Don Davis has been the Forum Communications Minnesota Capitol Bureau chief since 2001, covering state government and politics for two dozen newspapers in the state. Don also blogs at Capital Chatter on Areavoices.
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ST. PAUL — Federal officials appear ready to approve Minnesota's request for money that would lower individual health insurance premiums, but at the same time take money away from the MinnesotaCare state-subsidized insurance program for the poor.
Editor's note: This is one of several stories about what is called a rural Minnesota health care crisis. Primary-care doctors, long the cornerstone of rural America's medical community, are becoming increasingly hard to lure. Interviews with health care leaders across Minnesota showed a combination of factors adding up to a medical doctor shortage. The shortage of primary-care physicians is everywhere, but more acute in rural areas. A lack of specialists is especially felt outside the Twin Cities.
Editor's note: This is one of several stories about what is called a rural Minnesota health care crisis. A mentally ill person should not be treated for the disease in an emergency room. Or sitting in a jail. But that is what often happens in rural Minnesota, where there are not enough health care professionals such as psychiatrists to treat them. And there are not enough psychiatric hospital beds even if the professionals were available.
ST. PAUL—The governor called for making the Minnesota River "fishable and swimmable" within 10 years. That was then-Minnesota Gov. Arne Carlson 25 years ago. The river is in the southern half of Minnesota where scientists still say much of the water should not be used for fishing or recreation. While the southwest faces the most water quality problems and the northeast the least, experts say no part of the state is free from such issues.
ROSEVILLE, Minn. — Minnesota students appear to be maintaining mostly steady standardized scores on reading, math and science, but whites continue to dramatically outscore minority students. Test scores are not rising much, state Education Commissioner Brenda Cassellius said Monday, Aug. 7, in releasing the annual Minnesota Comprehensive Assessment test results. "It's frustrating to see test scores slowly increasing over time, but there's more to providing a student with a well-rounded education than can be seen in a test," Cassellius said.
REDWOOD FALLS, Minn.—Mike Orbeck may be lucky: He pretty much knows what his health insurance will be next year. Many of his fellow farmers do not know what to expect as federal plans to overturn health care laws failed and the state says individual health insurance policy rates should remain about the same next year, if Minnesota gets federal approval for a new state program. Recent health insurance news, sometimes conflicting and always confusing, has those who rely on individual policies worried. Farmers are a major user of individual policies.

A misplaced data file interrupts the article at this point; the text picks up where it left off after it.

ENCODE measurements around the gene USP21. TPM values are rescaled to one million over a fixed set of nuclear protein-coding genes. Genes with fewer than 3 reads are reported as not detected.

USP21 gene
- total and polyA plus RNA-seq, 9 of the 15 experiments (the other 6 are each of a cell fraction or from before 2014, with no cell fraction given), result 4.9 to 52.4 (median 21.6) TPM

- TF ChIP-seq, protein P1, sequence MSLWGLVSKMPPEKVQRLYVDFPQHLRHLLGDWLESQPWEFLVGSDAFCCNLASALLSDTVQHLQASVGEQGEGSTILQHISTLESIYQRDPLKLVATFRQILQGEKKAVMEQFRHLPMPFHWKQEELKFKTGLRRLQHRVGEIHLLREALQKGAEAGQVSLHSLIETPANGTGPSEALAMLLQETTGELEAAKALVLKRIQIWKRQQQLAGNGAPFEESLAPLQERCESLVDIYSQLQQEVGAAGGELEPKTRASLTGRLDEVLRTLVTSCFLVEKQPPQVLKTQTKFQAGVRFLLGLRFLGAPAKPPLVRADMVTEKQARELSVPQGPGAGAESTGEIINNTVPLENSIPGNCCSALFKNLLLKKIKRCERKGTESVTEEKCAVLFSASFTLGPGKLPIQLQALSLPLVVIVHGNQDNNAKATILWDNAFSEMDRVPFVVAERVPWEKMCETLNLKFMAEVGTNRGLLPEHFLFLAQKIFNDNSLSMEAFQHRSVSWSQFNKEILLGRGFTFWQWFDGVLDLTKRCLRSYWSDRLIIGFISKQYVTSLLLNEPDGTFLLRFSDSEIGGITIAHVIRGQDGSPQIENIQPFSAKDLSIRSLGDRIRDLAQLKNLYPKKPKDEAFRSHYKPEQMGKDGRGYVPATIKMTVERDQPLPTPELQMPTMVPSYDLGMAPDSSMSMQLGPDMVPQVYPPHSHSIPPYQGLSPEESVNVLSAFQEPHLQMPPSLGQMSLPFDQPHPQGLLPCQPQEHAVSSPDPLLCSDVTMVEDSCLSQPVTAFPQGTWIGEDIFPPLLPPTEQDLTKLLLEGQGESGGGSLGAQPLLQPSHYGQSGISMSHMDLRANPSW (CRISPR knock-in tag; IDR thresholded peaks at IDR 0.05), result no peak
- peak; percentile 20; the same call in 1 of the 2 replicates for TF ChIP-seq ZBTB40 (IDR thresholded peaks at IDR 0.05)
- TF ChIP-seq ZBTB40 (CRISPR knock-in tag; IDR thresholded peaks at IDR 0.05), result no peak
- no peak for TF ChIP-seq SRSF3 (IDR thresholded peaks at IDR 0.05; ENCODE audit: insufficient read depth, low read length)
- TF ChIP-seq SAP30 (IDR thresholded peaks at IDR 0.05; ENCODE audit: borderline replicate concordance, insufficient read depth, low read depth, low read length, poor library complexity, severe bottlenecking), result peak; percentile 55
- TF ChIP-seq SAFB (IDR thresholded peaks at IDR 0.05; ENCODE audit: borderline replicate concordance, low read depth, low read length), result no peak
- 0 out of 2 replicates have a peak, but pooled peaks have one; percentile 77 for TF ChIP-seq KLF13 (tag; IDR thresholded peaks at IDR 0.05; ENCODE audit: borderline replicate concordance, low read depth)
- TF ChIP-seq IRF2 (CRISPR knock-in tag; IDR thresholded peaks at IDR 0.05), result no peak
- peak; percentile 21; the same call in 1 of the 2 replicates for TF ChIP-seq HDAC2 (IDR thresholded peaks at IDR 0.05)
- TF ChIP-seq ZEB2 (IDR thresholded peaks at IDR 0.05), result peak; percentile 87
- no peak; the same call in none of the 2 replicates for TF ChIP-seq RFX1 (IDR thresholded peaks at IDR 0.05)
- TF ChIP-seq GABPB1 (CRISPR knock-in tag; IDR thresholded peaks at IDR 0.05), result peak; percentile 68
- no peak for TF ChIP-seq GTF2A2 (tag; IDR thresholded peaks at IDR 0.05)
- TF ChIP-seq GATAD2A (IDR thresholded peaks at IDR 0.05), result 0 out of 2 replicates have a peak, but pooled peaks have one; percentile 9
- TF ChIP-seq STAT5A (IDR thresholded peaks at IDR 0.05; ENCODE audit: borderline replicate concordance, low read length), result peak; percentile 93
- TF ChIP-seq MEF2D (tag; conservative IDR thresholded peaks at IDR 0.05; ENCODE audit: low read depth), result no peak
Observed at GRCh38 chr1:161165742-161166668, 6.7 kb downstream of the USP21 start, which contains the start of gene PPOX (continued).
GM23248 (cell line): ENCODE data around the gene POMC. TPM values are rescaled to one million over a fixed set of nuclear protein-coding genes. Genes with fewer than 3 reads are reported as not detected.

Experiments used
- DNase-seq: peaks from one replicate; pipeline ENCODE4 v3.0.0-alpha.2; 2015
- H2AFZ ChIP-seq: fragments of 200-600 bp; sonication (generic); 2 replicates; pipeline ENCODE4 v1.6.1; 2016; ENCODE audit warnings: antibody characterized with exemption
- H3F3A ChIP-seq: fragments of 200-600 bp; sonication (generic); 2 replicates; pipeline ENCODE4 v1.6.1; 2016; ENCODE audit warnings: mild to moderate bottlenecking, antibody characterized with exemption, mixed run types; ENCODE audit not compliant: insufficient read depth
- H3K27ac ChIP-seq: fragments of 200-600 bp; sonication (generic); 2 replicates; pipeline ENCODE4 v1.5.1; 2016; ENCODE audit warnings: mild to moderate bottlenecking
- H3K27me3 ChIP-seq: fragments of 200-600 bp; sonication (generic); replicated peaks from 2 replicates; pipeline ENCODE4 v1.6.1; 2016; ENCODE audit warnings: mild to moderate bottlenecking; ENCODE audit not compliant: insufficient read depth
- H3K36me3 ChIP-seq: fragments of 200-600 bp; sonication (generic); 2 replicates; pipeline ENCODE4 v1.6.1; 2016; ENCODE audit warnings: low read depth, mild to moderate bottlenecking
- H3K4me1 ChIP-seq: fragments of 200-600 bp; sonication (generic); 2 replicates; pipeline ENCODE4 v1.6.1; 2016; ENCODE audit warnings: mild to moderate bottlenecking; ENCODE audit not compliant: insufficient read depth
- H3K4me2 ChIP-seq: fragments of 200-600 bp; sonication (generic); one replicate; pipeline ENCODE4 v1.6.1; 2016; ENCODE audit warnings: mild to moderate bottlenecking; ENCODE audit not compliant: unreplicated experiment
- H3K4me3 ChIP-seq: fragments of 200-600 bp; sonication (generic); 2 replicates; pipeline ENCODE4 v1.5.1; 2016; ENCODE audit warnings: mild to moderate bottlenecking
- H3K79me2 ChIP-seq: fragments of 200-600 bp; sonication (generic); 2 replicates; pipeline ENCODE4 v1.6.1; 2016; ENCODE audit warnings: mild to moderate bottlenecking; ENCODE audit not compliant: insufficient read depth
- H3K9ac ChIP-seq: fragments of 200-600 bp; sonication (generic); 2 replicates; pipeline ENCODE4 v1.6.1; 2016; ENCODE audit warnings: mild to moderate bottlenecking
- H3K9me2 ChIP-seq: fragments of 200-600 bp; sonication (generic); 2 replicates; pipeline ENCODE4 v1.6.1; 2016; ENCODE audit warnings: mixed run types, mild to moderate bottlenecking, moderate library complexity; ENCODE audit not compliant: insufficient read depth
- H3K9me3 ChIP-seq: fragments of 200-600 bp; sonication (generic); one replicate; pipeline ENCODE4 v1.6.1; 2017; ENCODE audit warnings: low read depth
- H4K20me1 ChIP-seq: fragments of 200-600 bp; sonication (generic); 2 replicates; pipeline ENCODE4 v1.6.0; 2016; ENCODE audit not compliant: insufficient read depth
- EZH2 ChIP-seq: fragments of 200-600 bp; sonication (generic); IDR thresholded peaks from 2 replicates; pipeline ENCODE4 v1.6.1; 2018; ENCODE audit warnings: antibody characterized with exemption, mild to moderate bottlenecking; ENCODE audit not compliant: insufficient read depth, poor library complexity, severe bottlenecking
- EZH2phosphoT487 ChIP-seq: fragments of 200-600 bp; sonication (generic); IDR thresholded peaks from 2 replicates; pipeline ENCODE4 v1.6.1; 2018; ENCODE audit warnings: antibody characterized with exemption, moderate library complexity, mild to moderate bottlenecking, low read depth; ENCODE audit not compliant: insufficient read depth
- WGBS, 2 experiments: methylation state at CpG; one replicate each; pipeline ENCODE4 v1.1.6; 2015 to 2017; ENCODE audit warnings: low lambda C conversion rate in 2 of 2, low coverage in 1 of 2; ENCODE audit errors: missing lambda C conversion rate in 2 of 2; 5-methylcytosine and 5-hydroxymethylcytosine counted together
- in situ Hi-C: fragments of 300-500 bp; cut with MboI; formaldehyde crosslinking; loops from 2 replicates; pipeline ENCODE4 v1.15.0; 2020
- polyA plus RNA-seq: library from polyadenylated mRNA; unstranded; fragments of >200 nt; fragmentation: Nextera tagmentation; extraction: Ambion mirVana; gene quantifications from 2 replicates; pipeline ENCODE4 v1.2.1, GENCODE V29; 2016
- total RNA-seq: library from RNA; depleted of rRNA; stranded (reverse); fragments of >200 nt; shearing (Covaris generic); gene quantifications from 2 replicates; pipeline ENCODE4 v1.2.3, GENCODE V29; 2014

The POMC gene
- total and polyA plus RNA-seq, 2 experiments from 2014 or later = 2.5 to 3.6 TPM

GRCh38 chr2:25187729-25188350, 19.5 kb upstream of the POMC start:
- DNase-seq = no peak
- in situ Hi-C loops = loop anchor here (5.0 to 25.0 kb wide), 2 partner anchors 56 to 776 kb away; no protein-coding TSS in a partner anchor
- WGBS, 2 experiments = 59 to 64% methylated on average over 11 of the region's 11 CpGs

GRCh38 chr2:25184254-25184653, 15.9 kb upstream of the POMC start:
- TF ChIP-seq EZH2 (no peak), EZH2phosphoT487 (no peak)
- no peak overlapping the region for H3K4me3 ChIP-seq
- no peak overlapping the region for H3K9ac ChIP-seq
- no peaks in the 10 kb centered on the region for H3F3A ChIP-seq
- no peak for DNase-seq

ST. PAUL -- A judge reached all the way to the Federalist Papers of 1787 to conclude Minnesota Gov. Mark Dayton violated the state Constitution when he vetoed state House and Senate funding last spring. "Ambition must be made to counteract ambition," James Madison wrote in arguing in favor of the separation of powers doctrine that soon became the basis for the U.S. Constitution and was key in the Wednesday, July 19, Minnesota court decision.
MINNEAPOLIS — James Robinson has no doubt federally funded programs saved him. "If it wasn't for the funding of these programs ... there wouldn't be programs that say, 'You deserve to live,'" the Minneapolis resident Wednesday, July 5, told reporters and a crowd supporting Medicaid and other federal programs they fear could be cut or eliminated by Republican-written federal health care legislation. "You haven't walked a mile in my shoes," he said to those who would cut health funding. "You don't know what it is like."
PAUL — The Minnesota Legislature is preparing to sue the governor. A legislative committee plans a Friday, June 2, meeting to consider hiring a lawyer after Gov. Mark Dayton vetoed legislative funding for the next two years.
ST. PAUL—Gov. Mark Dayton often says that Minnesota voters sent a politically divided government to St. Paul, creating the basis for conflict. The 2017 legislative session proved him right, but the past five months also showed that opposites can compromise. The major compromise between Democrat Dayton and the Republican-controlled Legislature came early Friday, May 26, when they came together on a $46 billion, two-year state budget. Dayton is expected to discuss the Legislature's budget at some point on Friday, perhaps saying if he will sign all of the bills.